Does the new clinic accept your current insurance coverage? Contact your insurance company’s customer service department (the number is usually located on the back of your insurance card) and ask them to look up the new physician to see if they are considered ‘in-network.’
Is there a fee to release your medical records? The federal law known as HIPAA, short for Health Insurance Portability and Accountability Act, guarantees the right to access your own medical records; however, some clinics may charge a fee to release them. Georgetown University’s Center on Medical Records Rights and Privacy offers a complete list of state-specific record release laws and fees. In some cases, if you request to have your medical records sent directly to the new clinic you may be able to avoid the processing fee.
Once you have found a possible new PKU clinic, schedule a new patient appointment and be candid about the objective of your meeting. You should approach this appointment with the same mentality as a job interview – making sure they are as good of a fit for you as you are for them. Here are some questions worth asking any new metabolic clinic:
How frequently would you be required to visit the clinic? At a minimum, most PKU clinics prefer to see their patients on an annual basis; however, the frequency of visits may increase for some patients depending on the nature of their care. For example, newborns recently diagnosed with PKU and maternal PKU patients may need to travel for in-clinic visits more often. Thankfully, technological advancements are making it easier for healthcare providers and patients to work together remotely. Ask your clinic if they are comfortable handling a portion of your care remotely. As long as they are receiving regular blood levels and you are talking with them often via phone or email, they may not have any issues.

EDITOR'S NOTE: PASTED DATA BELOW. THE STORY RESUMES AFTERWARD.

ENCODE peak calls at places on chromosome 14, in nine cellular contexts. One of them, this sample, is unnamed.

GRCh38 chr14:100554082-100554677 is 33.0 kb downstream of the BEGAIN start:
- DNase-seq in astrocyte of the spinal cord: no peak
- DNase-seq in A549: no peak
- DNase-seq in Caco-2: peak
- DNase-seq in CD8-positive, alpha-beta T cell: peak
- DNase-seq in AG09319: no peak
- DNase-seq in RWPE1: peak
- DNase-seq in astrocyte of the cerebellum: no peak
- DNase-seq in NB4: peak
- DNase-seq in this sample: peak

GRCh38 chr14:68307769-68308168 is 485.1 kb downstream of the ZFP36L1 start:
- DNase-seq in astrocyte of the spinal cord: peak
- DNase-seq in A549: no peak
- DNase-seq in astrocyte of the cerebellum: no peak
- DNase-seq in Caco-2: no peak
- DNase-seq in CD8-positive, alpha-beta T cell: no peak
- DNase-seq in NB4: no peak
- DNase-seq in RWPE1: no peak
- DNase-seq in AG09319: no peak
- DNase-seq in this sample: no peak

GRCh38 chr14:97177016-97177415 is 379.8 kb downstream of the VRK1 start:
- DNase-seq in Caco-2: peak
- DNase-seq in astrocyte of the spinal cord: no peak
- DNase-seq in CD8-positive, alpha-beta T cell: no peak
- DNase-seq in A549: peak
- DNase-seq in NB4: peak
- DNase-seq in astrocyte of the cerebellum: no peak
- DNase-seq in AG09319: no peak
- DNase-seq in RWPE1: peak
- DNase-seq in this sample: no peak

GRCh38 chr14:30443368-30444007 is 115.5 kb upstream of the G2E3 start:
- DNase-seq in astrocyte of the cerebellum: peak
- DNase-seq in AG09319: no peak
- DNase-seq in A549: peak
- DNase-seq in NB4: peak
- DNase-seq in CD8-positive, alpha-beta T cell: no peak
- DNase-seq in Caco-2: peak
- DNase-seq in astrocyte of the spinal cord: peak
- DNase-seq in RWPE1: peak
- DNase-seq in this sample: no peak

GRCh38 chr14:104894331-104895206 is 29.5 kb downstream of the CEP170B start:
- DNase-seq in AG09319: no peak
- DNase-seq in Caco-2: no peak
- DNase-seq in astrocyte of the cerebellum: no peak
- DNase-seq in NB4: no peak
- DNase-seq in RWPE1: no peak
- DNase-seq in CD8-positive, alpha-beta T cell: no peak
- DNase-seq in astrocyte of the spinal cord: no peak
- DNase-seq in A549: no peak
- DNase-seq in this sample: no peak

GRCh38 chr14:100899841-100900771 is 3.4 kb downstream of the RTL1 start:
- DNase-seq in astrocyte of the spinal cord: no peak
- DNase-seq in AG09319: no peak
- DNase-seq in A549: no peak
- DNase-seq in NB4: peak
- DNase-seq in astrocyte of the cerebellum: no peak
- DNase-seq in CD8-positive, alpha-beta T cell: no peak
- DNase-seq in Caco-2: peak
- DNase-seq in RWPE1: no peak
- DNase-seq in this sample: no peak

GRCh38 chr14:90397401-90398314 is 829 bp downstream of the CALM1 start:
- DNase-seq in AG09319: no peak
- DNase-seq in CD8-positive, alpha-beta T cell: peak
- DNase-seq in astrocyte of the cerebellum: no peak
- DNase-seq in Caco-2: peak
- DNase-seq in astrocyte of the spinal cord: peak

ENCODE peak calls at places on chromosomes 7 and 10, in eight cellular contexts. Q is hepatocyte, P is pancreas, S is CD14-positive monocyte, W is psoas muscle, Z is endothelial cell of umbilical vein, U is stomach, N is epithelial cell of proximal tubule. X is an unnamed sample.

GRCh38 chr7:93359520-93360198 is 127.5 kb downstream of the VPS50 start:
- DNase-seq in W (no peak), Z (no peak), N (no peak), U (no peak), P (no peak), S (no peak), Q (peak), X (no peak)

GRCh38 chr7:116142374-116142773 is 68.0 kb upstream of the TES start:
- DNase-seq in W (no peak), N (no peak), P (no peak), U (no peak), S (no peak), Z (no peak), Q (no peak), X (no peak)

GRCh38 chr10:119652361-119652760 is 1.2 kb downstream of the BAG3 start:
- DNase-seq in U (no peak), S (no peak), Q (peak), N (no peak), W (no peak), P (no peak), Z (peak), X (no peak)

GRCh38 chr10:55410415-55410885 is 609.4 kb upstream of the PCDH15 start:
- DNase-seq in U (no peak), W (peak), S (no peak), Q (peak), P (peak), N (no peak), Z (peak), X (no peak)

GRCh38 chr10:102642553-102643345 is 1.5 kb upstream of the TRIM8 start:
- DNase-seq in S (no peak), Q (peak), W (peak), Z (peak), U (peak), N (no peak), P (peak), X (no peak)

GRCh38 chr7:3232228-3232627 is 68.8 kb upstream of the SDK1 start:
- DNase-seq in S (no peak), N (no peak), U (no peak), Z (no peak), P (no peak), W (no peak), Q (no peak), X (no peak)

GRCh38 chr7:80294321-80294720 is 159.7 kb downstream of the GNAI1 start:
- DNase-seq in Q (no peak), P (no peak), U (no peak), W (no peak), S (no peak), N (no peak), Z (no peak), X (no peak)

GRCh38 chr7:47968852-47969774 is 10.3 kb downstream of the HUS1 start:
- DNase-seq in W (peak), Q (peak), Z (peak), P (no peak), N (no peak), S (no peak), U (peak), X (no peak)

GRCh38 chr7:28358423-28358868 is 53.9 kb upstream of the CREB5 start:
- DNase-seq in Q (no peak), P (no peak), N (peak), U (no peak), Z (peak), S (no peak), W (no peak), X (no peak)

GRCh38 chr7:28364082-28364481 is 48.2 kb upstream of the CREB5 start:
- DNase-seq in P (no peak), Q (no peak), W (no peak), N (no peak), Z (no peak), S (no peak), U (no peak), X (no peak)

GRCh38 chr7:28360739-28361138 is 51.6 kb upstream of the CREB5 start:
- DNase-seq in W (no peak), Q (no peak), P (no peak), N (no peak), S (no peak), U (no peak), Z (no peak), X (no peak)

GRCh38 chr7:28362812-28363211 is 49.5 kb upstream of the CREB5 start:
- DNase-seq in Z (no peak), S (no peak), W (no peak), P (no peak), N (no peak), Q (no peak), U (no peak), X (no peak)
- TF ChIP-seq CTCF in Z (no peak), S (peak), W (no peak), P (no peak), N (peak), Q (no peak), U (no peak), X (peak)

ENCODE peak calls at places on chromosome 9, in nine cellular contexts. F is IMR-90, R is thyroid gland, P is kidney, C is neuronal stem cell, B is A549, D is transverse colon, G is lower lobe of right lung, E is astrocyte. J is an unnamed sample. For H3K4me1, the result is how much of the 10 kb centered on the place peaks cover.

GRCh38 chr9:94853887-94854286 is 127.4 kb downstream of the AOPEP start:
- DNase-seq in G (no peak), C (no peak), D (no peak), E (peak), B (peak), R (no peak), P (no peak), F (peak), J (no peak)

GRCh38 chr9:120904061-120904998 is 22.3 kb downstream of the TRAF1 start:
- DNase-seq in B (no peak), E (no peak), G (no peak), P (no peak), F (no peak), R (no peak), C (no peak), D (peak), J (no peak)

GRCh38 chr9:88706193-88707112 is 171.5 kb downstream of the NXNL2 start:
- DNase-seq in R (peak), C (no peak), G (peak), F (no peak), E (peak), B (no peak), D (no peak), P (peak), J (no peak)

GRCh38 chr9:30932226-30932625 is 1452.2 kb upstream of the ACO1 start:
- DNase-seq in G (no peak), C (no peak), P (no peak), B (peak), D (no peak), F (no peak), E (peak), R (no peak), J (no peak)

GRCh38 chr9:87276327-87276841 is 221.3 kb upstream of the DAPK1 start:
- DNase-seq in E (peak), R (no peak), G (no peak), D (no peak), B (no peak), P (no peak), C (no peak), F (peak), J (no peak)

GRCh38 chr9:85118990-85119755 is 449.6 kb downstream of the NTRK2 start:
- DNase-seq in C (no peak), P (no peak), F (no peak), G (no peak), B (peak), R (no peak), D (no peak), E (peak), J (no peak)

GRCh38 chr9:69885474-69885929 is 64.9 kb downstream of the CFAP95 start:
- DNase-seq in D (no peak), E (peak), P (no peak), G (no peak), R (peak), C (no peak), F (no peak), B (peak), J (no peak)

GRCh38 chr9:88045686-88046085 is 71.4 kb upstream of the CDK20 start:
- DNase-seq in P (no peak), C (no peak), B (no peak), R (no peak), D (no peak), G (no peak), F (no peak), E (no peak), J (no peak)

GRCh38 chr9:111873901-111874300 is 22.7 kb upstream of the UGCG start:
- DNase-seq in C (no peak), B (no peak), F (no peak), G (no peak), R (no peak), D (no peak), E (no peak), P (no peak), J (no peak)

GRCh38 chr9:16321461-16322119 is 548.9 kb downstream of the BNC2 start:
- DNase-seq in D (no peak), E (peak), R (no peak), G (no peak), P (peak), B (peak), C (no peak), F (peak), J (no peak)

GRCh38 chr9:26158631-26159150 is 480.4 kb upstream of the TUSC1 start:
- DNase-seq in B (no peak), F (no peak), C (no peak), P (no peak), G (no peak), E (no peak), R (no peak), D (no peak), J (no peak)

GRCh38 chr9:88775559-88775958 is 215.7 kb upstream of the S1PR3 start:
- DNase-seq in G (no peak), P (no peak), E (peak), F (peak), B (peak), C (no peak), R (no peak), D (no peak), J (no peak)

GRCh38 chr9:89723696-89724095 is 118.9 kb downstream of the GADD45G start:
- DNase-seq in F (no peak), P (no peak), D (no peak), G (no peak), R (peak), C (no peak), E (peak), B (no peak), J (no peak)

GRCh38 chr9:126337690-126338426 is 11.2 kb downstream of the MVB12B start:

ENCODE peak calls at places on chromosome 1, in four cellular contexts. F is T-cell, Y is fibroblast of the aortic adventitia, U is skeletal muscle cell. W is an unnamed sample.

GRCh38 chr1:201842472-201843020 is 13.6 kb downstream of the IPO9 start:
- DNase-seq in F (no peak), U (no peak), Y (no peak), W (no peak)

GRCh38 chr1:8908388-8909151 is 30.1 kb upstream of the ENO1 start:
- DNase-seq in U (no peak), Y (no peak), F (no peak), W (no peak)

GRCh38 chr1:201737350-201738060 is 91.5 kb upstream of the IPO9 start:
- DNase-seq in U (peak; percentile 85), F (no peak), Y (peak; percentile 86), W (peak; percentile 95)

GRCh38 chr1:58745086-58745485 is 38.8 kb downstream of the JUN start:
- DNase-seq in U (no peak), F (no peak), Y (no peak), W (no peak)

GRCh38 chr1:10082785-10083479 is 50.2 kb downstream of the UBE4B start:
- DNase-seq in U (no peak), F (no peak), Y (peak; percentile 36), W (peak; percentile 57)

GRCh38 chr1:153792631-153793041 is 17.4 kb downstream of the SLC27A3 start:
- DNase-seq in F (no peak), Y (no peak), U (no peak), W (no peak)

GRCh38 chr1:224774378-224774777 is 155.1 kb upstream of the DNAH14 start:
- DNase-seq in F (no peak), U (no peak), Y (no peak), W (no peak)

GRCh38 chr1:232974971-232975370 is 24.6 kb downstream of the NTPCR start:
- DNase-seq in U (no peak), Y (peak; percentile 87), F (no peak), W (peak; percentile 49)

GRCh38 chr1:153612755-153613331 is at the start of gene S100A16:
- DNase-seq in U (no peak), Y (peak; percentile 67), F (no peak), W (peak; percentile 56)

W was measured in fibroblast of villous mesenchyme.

What do you know about the staff’s credentials and the clinic’s operations? More than knowing a practitioner’s education, training and certifications, do they have physicians specializing in maternal PKU, newborn screening, adolescents, etc.? You may also want to ask about the patient to physician ratio. Are they overworked and spread thin? How does the clinic prioritize patients and how long can you expect for a turn around on blood work, returned phone calls, new prescriptions and other administrative processes?
Is the practitioner willing to work together with your traditional healthcare providers? If you are seeking out a new clinic for maternal PKU, is the physician willing to collaborate with your obstetrician? If you are a parent of a PKU child, is it important to you that a PKU clinic works closely with your primary care physician to track growth, developmental progress and other medical concerns?
Managing the PKU diet can be labor intensive in and of itself…that is without having to take-on the hassle of finding a new physician. But keep in mind that proactive decision making will give you and your family a greater degree of control over your treatment. And in the end, it will all be worth it.